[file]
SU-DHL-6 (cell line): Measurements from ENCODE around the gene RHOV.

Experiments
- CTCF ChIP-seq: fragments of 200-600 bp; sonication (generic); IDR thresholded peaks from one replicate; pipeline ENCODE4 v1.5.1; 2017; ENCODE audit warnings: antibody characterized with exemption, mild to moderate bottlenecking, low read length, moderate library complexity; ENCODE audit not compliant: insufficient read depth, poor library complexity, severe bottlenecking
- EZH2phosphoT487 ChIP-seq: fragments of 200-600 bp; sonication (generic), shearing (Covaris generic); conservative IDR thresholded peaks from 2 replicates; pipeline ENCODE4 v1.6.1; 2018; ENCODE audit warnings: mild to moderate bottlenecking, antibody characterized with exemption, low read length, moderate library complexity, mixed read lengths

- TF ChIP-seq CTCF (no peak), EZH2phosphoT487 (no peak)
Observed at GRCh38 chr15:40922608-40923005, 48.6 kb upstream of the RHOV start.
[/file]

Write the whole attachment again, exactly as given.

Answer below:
SU-DHL-6 (cell line): Measurements from ENCODE around the gene RHOV.

Experiments
- CTCF ChIP-seq: fragments of 200-600 bp; sonication (generic); IDR thresholded peaks from one replicate; pipeline ENCODE4 v1.5.1; 2017; ENCODE audit warnings: antibody characterized with exemption, mild to moderate bottlenecking, low read length, moderate library complexity; ENCODE audit not compliant: insufficient read depth, poor library complexity, severe bottlenecking
- EZH2phosphoT487 ChIP-seq: fragments of 200-600 bp; sonication (generic), shearing (Covaris generic); conservative IDR thresholded peaks from 2 replicates; pipeline ENCODE4 v1.6.1; 2018; ENCODE audit warnings: mild to moderate bottlenecking, antibody characterized with exemption, low read length, moderate library complexity, mixed read lengths

- TF ChIP-seq CTCF (no peak), EZH2phosphoT487 (no peak)
Observed at GRCh38 chr15:40922608-40923005, 48.6 kb upstream of the RHOV start.